Reviews & Ramblings

Review & Ramblings: Aurora Burning by Kristoff & Kauffman

Published May 2020 by Allen & Unwin

In true Kaufman and Kristoff style, we are thrown back into the world of Squad 312 and it is all action from the get go. Aurora Burning takes off where Aurora Rising ended and the transition between the two is effortless.

At the beginning of Aurora Burning, the reader is provided with a refresher on the characters. I love this idea. It is giving the reader snippets of the characters, what they look like, what they do, their heritage. It gives the reader the perfect refresher before entering the world of Squad 312 again.

No one in the entire galaxy wants this squad of misfits to survive and I am finding that so frustrating. We make it to halfway through the book and there is no clear plot, no path that the squad are following other than survive this, romance that. For those of you who need a more defined plot, just hang on for the ride, it soon sorts itself out.

As I did in Aurora Rising, I love the multiple points of view. I love the additional information it gives us on each character. The way it lets us know them. I was happy to see longer chapters for Zila, this time around. I find her and her story fascinating.
I’m also enjoying Aurora’s new purpose. Her character is evolving and growing but her personality is colder, through learning what being the trigger means, she is losing herself.

I struggled deeply with what Squad 312 did to Kal, I won’t go into details because I want to avoid spoilers. But they didn’t even give him a chance to tell his story. They seemed to forget that he has been there for each of them, they just decided “nope, Kal sucks” in the moment and that was that. Not a fan K&K!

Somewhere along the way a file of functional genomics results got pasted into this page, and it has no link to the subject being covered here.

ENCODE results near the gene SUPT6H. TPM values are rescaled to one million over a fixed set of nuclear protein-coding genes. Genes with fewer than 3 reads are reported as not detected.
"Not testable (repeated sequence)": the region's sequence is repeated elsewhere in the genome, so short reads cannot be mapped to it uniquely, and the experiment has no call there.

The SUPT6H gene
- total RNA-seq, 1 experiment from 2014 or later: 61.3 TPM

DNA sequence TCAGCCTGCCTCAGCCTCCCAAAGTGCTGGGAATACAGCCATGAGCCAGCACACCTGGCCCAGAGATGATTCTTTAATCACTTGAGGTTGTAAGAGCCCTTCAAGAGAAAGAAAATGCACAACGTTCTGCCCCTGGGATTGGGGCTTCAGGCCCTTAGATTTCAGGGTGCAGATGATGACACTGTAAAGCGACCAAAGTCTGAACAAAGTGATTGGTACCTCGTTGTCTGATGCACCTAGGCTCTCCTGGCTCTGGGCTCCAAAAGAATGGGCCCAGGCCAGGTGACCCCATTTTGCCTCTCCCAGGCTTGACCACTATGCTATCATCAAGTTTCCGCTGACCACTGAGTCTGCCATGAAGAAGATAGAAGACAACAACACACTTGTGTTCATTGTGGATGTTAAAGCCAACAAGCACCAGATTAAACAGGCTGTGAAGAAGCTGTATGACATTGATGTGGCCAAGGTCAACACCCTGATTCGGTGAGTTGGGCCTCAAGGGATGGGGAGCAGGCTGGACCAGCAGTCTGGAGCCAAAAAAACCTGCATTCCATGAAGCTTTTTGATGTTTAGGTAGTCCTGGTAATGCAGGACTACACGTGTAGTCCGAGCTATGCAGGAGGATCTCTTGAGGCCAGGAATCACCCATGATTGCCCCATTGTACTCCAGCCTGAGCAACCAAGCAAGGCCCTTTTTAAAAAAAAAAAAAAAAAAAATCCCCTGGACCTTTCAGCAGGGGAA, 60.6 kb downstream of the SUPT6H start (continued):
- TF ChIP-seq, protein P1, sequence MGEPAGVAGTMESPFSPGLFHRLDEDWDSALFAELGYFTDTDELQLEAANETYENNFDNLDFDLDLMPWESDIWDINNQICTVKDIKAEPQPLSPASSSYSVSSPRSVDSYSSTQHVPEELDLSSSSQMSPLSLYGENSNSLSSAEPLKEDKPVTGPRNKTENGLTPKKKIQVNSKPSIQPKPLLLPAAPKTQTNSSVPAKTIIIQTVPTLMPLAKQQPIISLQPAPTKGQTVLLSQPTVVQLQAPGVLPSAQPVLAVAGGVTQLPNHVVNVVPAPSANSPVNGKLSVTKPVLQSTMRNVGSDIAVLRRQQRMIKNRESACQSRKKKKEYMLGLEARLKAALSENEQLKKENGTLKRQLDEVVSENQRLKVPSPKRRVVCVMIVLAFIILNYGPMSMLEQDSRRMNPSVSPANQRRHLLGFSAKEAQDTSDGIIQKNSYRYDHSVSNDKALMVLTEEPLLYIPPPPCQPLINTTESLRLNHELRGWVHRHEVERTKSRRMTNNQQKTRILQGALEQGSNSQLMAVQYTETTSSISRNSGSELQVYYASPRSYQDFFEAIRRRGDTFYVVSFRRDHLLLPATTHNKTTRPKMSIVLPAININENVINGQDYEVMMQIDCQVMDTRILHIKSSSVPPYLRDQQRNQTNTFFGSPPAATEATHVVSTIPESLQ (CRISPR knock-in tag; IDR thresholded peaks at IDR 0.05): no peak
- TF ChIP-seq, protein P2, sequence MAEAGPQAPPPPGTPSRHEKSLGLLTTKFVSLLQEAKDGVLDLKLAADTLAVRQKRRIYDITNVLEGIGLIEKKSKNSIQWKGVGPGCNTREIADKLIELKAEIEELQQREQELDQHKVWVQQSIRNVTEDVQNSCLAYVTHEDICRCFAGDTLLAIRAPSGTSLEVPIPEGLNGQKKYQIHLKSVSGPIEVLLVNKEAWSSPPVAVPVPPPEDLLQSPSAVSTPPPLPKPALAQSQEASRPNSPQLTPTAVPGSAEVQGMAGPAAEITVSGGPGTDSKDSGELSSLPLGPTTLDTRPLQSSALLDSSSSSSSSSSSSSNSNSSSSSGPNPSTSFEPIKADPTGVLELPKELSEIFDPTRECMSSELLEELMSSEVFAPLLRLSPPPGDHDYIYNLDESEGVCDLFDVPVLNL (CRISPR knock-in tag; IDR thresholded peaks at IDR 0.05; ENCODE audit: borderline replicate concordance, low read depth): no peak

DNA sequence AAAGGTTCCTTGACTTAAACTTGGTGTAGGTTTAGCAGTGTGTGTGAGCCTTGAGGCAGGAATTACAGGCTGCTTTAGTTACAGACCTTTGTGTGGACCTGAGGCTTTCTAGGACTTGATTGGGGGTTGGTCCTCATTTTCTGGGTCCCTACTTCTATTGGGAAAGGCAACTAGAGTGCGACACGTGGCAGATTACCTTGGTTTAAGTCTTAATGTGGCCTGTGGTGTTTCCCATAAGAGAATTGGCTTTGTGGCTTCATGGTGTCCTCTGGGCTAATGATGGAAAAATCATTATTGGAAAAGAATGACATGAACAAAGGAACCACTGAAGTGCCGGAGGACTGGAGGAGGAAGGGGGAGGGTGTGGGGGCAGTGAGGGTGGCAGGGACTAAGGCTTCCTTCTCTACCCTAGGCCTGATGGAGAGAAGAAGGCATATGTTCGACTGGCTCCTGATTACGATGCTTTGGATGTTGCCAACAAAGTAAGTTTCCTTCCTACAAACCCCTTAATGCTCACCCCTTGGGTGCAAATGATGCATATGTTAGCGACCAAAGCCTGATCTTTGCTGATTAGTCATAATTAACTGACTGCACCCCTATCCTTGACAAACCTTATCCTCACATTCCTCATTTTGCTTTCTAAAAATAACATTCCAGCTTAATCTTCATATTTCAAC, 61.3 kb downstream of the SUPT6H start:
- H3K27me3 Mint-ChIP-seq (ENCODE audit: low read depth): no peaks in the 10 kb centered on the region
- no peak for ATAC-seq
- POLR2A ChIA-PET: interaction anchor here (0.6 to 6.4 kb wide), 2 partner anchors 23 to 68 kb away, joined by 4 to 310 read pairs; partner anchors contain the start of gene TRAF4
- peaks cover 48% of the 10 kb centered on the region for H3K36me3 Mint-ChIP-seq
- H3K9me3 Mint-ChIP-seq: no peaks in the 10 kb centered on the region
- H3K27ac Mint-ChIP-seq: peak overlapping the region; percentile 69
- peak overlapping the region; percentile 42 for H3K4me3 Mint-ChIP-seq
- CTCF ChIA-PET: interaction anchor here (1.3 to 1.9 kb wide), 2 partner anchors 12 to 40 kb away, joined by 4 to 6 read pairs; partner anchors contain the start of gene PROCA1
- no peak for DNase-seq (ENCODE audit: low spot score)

Aurora Burning ends on such a high impact cliff hanger that all of us readers are going to be spinning from until book 3 comes out. The action scenes in this book are fantastic, so detailed and articulate. So much research into solar systems and technology has gone into these books and it shows.

Once again Kristoff and Kauffman have provided us with a high action, sci-fi. Filled with snark, killing and sexy pixie people. Incredibly fast paced and so easy to read, books by these two authors are unlike any you will ever read.

Thank you so much to Allen and Unwin for sending me out a review copy! I loved rejoining the Squad and can’t wait for the next book!

Reviews & Ramblings

Review & Ramblings: Who We Were by B.M. Carroll

Published April 2020 by Viper Books

Right off the bat, Who We Were is engaging and thought provoking. We are immediately thrown into Annabel’s busy life and are shown the first instance of our creepy antagonist.

The chapters are short and punchy, we aren’t locked into a single characters point of view for too long, which keeps the book moving. I love the multiple points of view, it gives the reader more information and back story and gives more chance for an unreliable narrator, which is always an interesting turn of events.

Who We Were encapsulates high school perfectly. How much we, as teenagers ignore our better judgement and go along with things we know we shouldn’t. I’m enjoying meeting the different characters and learning how different they are from their past selves. But some aren’t as different as they think.

The first half of the book allows us to really get to know the characters and their families. Learn about their lives and their secrets, which paves the way for the second half of the book, where our antagonist really comes out to play.

The overarching takeaway from this book is that teenagers are so impressionable, what happens to and around us in those formative years, impacts who we grow up to be. Who We Were encapsulates that so well, shows how as adults, all of these people are still deeply effected by what happened at highschool. And looking back, can any of us say that we weren’t.

The other strong takeaway from this book is the strength of family. That when it comes down to it, they are always there for you. Sometimes in ways like Nick was and sometimes in ways like Izzy was. Family is what makes us strong, gives us a sense of belonging and often shows us where we stand in the world. Carroll has explored these aspects brilliantly in Who We Were.